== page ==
"It has five learning weeks in it, and those weeks are really structured around what it takes to be a successful engineer at Novelis," says Clark. Classes range from basic metallurgy to procurement to legal issues. Experts fly in from all over the world to teach the classes. Those classes can provide young employees with their first international travel experience.
"We rotate the learning weeks between different countries. We had one guy that came out of our Berea, Ky., recycling center. I'm not sure he had ever left the state of Kentucky, and we're putting him on a plane to Dusseldorf, Germany, and then on a plane to Brazil. Not only does that help them understand how big the world of Novelis is and the opportunities we offer, but it helps buy some loyalty and helps with retention," Clark says.
"When they come out of this program, we have engineers that are very well-trained. We've done the best that we can with all these facets of the business, and they're off and running much faster than someone who wouldn't have had that opportunity," Clark notes.
Co-op programs have also been a key talent acquisition tool for Intelligrated, a material handling manufacturer and solutions provider headquartered in Mason, Ohio. Founded in 2001, the fast-growing company added 275 employees in 2012 and another 190 in 2013, bringing its total to 2,300.
Intelligrated reaches out to promising engineering students when they are college sophomores and seeks to enlist them in rotating school-work schedules. The co-op program offers students real-world experience that complements their classroom education, says Tom Luers, senior director of corporate human resources at Intelligrated. Currently, the program has 55 students active. Luers says the company will offer all of them jobs, and he expects virtually all of them will sign on.
Luers notes that Intelligrated offers highly engineered solutions to its customers. The young engineers it hires are tech-savvy, energetic and versed in the latest academic learning. The co-op program "gives us a great venue to bring on these young professionals and start mentoring them from day one. We make them real contributors from day one. They love it, and we truly value their contributions."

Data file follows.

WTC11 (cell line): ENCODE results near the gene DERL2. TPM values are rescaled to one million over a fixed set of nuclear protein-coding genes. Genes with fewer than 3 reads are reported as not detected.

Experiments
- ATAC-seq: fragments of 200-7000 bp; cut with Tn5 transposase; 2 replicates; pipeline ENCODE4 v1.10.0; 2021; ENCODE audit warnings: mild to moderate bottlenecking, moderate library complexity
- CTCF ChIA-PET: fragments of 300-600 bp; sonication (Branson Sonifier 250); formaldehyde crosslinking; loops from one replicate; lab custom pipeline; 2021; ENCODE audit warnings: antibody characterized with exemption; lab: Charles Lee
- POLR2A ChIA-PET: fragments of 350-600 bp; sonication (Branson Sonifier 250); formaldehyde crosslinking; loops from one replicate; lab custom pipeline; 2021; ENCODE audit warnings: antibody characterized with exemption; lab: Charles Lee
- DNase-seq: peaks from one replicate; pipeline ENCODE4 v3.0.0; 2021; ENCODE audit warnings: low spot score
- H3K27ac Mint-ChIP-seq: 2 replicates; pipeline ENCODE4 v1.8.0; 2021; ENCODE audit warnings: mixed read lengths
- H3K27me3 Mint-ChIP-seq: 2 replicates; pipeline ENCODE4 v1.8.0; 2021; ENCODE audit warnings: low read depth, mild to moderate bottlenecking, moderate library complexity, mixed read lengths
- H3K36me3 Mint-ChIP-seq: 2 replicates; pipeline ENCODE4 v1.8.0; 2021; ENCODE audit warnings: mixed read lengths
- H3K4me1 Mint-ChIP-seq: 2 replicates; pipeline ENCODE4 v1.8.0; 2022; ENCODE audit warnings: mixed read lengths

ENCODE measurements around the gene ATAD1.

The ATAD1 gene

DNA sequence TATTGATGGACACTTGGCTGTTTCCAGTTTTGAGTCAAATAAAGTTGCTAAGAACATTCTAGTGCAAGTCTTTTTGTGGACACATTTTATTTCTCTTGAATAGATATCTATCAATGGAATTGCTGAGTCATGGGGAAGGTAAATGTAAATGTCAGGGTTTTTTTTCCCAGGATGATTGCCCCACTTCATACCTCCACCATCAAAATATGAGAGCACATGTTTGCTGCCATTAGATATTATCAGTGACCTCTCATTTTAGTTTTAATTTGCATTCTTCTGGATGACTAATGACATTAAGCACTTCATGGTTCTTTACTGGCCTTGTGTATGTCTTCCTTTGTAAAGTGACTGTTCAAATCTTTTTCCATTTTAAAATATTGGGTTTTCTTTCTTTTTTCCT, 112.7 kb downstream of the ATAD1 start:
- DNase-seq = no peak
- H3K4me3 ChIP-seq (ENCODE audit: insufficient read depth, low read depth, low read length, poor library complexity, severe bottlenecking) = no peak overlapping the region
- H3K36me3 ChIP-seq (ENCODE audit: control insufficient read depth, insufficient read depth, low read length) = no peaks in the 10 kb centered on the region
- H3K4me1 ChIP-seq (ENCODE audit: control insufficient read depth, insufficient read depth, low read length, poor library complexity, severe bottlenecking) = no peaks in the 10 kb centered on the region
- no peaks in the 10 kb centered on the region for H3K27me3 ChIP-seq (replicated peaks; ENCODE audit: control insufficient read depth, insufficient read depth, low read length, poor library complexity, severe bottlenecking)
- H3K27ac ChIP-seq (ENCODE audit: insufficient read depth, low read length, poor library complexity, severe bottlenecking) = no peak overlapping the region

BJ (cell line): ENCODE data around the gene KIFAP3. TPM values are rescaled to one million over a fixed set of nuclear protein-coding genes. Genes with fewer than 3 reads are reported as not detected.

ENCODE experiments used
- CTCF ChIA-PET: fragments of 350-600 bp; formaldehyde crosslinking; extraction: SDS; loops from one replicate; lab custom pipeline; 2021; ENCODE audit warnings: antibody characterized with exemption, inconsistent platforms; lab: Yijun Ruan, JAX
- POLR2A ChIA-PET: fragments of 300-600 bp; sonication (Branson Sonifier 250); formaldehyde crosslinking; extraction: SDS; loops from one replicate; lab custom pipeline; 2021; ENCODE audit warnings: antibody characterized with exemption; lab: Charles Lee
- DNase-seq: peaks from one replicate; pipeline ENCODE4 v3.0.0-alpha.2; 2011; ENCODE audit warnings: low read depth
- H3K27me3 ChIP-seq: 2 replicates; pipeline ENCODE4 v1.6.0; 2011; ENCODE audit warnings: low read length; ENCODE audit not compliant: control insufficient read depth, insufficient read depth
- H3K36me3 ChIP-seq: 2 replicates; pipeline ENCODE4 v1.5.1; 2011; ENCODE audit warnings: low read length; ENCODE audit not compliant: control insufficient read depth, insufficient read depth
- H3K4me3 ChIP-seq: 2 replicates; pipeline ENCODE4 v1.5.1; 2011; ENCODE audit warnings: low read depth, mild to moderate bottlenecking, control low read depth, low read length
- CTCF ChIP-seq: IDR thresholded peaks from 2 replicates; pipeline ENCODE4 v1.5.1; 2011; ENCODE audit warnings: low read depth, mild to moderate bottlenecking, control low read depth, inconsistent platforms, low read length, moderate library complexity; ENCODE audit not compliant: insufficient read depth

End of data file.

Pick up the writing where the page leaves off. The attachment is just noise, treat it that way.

Luers acknowledges there are some differences between millennials and previous generations, such as their tech-savviness and greater interest in corporate social responsibility. He says they also seek more flexibility in their schedules, employing tools such as smartphones, conference calls and web conferencing to get work done. But he adds that they share with previous generations the desire to contribute in a solid job with good pay and benefits.
If U.S. manufacturing is successful in shedding its image as a stodgy dead end, it may find that one of the benefits of its efforts to attract millennials is a workforce that is increasingly well-equipped to cope with, and thrive in, an environment that is changing ever more rapidly and demanding innovation and collaborative thinking.
Postlewaite observes, "This generation will be so more apt to say, 'Why don't we automate this? Why don't we bring in technology to make it happen faster?' Even more than the 30-somethings in the workplace today, they are going to want to use the next exciting thing. Innovation will be more readily accepted, and that has the potential to make manufacturing change even faster than it has in the past."